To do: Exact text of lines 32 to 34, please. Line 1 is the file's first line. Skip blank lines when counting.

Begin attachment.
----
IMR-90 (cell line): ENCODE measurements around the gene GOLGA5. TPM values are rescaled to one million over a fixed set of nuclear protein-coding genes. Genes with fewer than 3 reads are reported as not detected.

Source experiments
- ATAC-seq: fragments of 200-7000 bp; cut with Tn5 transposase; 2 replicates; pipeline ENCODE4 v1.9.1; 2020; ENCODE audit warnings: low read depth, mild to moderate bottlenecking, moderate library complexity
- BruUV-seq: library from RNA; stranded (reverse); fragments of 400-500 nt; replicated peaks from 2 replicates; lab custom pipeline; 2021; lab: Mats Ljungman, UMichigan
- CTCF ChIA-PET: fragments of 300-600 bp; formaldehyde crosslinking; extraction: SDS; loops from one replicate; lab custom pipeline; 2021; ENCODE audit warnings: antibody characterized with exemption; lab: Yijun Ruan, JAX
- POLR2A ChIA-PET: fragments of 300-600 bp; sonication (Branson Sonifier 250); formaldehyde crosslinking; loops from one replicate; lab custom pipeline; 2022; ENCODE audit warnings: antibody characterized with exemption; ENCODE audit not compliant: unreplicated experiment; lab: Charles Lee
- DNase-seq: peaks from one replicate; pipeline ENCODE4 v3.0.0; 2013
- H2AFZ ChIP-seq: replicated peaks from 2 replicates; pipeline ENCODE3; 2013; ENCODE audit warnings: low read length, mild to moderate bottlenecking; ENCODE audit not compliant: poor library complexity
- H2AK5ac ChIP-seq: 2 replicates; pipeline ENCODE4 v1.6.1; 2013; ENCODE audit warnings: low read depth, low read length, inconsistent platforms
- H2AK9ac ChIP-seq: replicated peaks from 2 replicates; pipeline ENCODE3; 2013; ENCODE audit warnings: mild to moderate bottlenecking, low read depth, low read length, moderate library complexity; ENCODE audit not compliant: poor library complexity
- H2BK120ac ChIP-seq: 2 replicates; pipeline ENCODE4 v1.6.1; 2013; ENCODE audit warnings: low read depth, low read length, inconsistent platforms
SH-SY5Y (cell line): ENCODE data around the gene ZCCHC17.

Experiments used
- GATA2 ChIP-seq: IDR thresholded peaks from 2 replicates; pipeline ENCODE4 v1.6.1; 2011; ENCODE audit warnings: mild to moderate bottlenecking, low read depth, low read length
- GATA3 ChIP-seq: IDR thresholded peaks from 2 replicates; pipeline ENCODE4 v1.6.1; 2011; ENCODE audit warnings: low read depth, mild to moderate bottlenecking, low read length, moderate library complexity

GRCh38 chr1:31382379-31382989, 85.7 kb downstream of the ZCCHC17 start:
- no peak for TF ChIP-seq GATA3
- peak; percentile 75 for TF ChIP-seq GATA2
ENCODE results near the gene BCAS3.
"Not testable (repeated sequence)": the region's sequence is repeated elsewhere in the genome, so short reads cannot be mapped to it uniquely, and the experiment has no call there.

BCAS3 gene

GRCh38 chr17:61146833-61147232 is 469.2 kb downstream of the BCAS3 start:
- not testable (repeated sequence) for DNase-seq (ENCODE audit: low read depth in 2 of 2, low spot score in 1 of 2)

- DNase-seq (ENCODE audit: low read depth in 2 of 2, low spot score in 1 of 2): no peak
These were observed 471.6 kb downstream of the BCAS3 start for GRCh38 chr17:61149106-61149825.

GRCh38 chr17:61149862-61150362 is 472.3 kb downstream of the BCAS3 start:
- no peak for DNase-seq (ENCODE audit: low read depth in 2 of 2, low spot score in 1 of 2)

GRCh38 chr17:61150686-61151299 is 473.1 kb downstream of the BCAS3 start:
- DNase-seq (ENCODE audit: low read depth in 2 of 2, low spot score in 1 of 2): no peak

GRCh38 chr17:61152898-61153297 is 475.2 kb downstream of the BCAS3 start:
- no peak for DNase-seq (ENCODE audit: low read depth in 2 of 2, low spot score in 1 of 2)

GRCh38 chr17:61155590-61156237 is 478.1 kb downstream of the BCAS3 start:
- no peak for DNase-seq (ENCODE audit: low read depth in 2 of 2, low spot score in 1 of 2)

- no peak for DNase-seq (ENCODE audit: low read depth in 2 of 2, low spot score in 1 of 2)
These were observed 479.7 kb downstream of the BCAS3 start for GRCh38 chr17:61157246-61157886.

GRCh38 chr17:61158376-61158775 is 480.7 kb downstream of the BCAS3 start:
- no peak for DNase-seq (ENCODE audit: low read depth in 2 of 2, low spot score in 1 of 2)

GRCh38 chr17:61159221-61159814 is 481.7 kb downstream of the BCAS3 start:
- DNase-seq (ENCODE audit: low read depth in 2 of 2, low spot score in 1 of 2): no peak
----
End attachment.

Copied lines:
GRCh38 chr17:61155590-61156237 is 478.1 kb downstream of the BCAS3 start:
- no peak for DNase-seq (ENCODE audit: low read depth in 2 of 2, low spot score in 1 of 2)

- no peak for DNase-seq (ENCODE audit: low read depth in 2 of 2, low spot score in 1 of 2)